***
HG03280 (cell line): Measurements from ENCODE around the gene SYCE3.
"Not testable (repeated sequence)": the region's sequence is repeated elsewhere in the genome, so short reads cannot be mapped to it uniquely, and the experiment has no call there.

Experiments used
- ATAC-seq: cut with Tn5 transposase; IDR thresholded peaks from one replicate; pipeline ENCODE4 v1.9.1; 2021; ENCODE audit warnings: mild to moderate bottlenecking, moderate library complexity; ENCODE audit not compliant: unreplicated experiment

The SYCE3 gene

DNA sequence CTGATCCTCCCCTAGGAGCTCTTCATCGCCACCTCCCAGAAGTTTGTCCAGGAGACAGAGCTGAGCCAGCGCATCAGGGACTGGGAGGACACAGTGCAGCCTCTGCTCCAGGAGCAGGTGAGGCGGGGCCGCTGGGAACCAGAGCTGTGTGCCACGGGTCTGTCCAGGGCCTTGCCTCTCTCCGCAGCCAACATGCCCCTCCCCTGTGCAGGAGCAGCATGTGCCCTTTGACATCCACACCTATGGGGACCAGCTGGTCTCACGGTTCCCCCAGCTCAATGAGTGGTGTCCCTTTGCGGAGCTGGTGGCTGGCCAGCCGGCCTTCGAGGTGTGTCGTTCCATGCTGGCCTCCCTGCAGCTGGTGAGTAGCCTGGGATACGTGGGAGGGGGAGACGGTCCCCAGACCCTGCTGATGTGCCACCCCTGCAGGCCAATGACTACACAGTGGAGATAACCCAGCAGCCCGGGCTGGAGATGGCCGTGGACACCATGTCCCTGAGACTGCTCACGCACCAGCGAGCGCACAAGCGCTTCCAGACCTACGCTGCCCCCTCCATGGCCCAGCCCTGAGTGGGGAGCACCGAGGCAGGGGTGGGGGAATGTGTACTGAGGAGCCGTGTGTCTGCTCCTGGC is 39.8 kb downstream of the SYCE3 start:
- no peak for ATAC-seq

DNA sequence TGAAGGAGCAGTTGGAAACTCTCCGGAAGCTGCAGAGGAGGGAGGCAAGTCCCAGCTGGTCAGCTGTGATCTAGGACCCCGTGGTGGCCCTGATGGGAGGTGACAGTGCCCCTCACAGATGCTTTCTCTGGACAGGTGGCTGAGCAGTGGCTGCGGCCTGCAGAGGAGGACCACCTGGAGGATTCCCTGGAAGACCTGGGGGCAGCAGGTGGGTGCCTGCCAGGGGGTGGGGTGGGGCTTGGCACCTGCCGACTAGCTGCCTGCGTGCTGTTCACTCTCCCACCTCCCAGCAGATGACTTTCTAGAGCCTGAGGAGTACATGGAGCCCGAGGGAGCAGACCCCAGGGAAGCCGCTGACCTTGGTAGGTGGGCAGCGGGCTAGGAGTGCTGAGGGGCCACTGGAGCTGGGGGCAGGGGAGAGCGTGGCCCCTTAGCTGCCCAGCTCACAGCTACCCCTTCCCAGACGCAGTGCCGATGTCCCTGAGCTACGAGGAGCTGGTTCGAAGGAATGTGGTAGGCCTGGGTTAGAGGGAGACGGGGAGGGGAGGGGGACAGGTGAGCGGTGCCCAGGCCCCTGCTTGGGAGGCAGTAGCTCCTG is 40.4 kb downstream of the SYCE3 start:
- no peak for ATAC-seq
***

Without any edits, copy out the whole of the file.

HG03280 (cell line): Measurements from ENCODE around the gene SYCE3.
"Not testable (repeated sequence)": the region's sequence is repeated elsewhere in the genome, so short reads cannot be mapped to it uniquely, and the experiment has no call there.

Experiments used
- ATAC-seq: cut with Tn5 transposase; IDR thresholded peaks from one replicate; pipeline ENCODE4 v1.9.1; 2021; ENCODE audit warnings: mild to moderate bottlenecking, moderate library complexity; ENCODE audit not compliant: unreplicated experiment

The SYCE3 gene

DNA sequence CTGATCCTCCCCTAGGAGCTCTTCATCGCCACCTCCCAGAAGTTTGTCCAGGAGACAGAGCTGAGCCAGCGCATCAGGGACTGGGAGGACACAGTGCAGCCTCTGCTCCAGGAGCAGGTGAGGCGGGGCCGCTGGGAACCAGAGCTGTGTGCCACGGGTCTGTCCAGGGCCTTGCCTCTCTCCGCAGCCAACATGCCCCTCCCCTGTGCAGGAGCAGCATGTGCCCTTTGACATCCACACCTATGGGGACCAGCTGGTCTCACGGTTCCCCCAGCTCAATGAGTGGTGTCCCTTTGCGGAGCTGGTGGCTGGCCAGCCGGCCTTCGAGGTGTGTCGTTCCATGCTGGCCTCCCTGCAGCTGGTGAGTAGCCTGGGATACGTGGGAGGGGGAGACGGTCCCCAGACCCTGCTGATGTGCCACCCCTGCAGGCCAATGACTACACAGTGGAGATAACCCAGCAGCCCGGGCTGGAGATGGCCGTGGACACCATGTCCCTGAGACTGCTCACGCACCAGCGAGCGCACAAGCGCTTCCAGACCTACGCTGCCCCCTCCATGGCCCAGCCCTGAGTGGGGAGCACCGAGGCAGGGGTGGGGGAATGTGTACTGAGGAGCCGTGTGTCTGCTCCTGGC is 39.8 kb downstream of the SYCE3 start:
- no peak for ATAC-seq

DNA sequence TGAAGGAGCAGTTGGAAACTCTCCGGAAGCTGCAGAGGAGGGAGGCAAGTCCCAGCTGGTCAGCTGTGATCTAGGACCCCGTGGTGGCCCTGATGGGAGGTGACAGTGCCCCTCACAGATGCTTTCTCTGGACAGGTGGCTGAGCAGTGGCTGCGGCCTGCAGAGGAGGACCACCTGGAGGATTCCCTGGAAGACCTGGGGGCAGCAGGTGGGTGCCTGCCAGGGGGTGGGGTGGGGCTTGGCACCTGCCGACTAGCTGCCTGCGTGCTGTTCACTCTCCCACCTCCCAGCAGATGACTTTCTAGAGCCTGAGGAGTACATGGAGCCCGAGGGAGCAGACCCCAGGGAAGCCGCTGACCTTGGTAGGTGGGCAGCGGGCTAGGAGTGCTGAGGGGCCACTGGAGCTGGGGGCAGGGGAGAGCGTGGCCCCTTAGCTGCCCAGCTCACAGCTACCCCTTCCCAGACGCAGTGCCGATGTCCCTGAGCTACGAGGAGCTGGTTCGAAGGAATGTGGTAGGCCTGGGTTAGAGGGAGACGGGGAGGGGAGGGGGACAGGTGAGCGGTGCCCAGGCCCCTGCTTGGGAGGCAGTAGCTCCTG is 40.4 kb downstream of the SYCE3 start:
- no peak for ATAC-seq